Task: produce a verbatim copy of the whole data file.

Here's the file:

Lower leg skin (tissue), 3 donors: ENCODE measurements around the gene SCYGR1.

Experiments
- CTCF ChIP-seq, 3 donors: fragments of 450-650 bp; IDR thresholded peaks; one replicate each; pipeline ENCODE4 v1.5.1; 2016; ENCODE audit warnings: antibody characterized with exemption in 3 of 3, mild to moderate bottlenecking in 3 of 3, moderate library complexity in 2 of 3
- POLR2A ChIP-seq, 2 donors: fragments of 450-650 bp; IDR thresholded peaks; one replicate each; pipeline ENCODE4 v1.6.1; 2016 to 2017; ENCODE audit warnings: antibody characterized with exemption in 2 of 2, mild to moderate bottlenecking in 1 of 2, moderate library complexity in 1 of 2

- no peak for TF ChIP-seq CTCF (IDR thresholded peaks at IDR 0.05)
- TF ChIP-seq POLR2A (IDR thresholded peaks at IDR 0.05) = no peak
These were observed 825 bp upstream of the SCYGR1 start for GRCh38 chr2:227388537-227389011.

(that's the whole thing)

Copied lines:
Lower leg skin (tissue), 3 donors: ENCODE measurements around the gene SCYGR1.

Experiments
- CTCF ChIP-seq, 3 donors: fragments of 450-650 bp; IDR thresholded peaks; one replicate each; pipeline ENCODE4 v1.5.1; 2016; ENCODE audit warnings: antibody characterized with exemption in 3 of 3, mild to moderate bottlenecking in 3 of 3, moderate library complexity in 2 of 3
- POLR2A ChIP-seq, 2 donors: fragments of 450-650 bp; IDR thresholded peaks; one replicate each; pipeline ENCODE4 v1.6.1; 2016 to 2017; ENCODE audit warnings: antibody characterized with exemption in 2 of 2, mild to moderate bottlenecking in 1 of 2, moderate library complexity in 1 of 2

- no peak for TF ChIP-seq CTCF (IDR thresholded peaks at IDR 0.05)
- TF ChIP-seq POLR2A (IDR thresholded peaks at IDR 0.05) = no peak
These were observed 825 bp upstream of the SCYGR1 start for GRCh38 chr2:227388537-227389011.